Winery owners are living the dream

First came the vision. Then Petoskey Farms Vineyard & Winery was established in 2014.

Petoskey Farms Vineyard and Winery | Andy and Tracie Roush
Petoskey Farms Vineyard and Winery | Andy and Tracie Roush

In planning since 2012, Tracie and Andy Roush await the first harvest of their own wine grapes. Owners of Petoskey Farms Vineyard & Winery have sought out resources and teamed with neighboring wineries to live and work in the grape and wine business.

The Roushs are part of a new breed of young farmers that are cropping up in Michigan. Their backgrounds in marketing and finance have been instrumental in their business planning. This was formalized during their initial work with Wendy Wieland and Joanne Davidhizar, Innovation Counselors with the Michigan State University Product Center.

The MSU Product Center offers business development assistance to start-ups through second stage companies working in the food, agriculture and natural resources areas. 

Grand Traverse County-based Michigan State University Extension educator, Erwin “Duke” Elsner, assisted the Roushs early-on with site selection and soil fertility on their property.

Tracie participated in the 2013 Winery Development Conference sponsored by the Michigan Grape & Wine Industry Council and Michigan State University. “I was glad I went,” said Tracie. “I met a lot of people and took it all in like a sponge.” The Roushs also participated in online Viticulture and Enology Science and Technology Alliance (VESTA) classes, in partnership with the Michigan State University Institute of Agricultural Technology. They also attended grape and wine seminars through North Central Michigan College in Petoskey.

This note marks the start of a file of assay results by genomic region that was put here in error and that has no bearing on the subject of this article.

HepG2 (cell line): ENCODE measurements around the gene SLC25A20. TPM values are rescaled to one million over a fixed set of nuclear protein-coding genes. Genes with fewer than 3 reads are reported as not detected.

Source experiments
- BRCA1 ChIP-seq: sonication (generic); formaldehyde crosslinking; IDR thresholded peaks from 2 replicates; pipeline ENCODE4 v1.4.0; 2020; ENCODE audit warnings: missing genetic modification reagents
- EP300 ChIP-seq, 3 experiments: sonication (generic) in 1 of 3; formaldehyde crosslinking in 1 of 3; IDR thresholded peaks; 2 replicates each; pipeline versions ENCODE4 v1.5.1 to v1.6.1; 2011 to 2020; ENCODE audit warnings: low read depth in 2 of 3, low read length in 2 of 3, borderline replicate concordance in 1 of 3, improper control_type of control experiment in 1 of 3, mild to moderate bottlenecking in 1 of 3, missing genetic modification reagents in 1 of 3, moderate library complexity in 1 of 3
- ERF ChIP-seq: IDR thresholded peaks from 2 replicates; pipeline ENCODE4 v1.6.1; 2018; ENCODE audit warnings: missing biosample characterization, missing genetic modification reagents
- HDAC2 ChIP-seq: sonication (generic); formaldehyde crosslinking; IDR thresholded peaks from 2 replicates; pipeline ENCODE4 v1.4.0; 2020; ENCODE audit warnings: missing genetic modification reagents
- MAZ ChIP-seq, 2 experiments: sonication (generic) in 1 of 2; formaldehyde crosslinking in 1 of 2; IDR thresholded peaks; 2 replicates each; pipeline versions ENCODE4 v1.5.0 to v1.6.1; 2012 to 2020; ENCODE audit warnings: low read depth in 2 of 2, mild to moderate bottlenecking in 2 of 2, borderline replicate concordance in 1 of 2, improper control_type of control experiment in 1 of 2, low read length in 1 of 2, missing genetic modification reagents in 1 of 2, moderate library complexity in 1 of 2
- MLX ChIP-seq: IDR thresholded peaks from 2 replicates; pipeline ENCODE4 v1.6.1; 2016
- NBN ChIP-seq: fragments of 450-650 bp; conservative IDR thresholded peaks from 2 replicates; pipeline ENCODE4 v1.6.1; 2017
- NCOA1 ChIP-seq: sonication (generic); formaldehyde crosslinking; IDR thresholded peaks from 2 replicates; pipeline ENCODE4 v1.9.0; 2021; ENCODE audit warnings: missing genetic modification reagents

“The Roushs are dedicated, hardworking and smart, both about what they know and what they don’t know. So many entrepreneurs suffer needlessly because they don’t reach out to advisors, colleagues, etc., either because they are too busy or just reluctant to admit they ‘don’t know it all’. It has been fun to work alongside them to help suggest some answers to the questions their business journey has revealed,” commented Wieland.

Andy and Tracie are active in the Northwest Michigan Bay View Wine Trail which has been an effective vehicle for attracting both seasonal and resident customers to their scenic location in the rolling hills outside Petoskey. The wine trail’s nine member wineries are experiencing growth. This year, wine trail businesses project a 30 percent increase in sales through collaborative marketing efforts.

For information on marketing, managing or starting a food, agriculture, bio economy and natural resources business development, contact the Michigan State University Product Center website or 517-432-8750. Michigan State University Extension Innovation Counselors are available statewide for free business counseling.

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